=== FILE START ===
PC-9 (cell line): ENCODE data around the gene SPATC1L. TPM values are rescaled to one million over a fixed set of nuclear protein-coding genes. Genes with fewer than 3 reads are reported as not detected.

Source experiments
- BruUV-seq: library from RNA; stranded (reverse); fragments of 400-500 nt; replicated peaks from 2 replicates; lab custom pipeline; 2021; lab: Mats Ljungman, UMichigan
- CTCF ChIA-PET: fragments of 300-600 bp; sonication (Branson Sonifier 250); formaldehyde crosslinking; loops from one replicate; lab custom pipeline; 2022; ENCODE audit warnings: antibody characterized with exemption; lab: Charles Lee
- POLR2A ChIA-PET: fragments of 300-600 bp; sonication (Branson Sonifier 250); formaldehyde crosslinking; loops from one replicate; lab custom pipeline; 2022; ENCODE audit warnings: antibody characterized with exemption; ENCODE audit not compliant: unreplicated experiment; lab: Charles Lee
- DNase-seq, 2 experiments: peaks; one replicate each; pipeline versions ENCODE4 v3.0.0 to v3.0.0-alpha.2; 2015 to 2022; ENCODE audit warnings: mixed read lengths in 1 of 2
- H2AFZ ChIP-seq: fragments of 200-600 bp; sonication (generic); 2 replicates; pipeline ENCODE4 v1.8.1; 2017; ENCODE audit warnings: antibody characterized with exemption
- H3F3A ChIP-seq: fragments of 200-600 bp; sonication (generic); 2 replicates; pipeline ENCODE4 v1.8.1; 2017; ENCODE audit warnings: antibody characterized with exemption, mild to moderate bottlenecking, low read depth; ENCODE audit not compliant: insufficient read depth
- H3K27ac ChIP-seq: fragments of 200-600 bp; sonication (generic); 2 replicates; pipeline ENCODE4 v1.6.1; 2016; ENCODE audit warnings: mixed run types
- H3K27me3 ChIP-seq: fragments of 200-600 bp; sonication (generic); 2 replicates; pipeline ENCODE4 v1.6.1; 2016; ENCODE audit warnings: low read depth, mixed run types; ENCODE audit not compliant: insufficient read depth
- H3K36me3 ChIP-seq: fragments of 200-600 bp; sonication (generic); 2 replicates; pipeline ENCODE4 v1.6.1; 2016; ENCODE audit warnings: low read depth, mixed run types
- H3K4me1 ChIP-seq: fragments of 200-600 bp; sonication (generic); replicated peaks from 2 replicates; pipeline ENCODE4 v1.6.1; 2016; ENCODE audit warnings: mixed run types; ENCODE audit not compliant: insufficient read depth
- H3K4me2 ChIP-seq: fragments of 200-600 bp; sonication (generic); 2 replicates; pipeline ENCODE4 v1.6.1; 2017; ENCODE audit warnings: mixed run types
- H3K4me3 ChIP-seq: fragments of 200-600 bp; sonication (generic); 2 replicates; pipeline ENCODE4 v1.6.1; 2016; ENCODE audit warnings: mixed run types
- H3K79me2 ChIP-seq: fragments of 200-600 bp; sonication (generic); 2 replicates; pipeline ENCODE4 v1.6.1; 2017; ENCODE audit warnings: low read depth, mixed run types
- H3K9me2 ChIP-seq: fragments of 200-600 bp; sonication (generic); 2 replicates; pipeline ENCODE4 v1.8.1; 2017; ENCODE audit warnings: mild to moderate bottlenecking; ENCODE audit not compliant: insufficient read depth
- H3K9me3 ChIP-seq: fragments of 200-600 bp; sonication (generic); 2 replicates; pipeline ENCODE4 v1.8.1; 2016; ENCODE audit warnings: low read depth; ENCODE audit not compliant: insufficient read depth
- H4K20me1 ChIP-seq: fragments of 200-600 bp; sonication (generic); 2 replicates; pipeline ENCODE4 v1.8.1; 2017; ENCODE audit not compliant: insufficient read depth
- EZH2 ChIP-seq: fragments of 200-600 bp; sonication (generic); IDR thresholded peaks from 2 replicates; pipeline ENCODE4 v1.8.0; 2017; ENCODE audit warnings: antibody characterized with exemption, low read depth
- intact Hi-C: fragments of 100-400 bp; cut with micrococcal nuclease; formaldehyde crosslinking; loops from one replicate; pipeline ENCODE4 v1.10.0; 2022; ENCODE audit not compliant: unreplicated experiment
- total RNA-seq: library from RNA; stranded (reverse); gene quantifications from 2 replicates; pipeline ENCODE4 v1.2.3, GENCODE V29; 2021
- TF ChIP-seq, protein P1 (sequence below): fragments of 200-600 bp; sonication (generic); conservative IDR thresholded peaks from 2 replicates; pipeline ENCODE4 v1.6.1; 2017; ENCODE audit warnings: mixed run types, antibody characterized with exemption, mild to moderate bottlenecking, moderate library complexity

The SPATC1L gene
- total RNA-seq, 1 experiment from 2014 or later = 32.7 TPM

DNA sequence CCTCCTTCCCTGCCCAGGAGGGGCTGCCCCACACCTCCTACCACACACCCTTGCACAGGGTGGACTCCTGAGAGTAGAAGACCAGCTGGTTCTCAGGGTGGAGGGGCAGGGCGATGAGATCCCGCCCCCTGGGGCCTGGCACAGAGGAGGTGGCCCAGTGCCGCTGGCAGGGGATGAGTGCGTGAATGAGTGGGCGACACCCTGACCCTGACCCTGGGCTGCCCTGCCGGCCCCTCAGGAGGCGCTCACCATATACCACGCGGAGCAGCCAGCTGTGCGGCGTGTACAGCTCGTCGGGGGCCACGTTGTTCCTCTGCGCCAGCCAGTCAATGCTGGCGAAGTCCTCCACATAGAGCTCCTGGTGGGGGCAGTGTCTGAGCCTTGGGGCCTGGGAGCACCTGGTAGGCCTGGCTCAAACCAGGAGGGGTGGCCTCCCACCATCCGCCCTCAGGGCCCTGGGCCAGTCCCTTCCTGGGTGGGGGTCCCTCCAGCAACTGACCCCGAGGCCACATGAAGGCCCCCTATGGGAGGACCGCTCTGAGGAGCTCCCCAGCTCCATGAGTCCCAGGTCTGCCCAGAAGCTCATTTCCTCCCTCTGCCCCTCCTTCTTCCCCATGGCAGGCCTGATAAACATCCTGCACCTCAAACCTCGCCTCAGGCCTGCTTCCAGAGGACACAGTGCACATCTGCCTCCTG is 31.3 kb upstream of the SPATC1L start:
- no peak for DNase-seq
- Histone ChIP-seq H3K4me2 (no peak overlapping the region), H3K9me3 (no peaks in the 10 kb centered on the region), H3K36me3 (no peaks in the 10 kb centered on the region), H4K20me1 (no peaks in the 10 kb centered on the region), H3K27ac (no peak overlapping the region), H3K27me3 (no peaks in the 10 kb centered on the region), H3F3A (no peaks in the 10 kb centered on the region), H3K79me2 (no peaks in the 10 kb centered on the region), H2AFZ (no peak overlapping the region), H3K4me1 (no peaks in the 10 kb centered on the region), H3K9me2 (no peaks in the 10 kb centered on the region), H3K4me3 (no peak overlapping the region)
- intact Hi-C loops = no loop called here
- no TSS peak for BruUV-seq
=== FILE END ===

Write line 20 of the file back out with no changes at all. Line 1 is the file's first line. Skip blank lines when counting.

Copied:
- intact Hi-C: fragments of 100-400 bp; cut with micrococcal nuclease; formaldehyde crosslinking; loops from one replicate; pipeline ENCODE4 v1.10.0; 2022; ENCODE audit not compliant: unreplicated experiment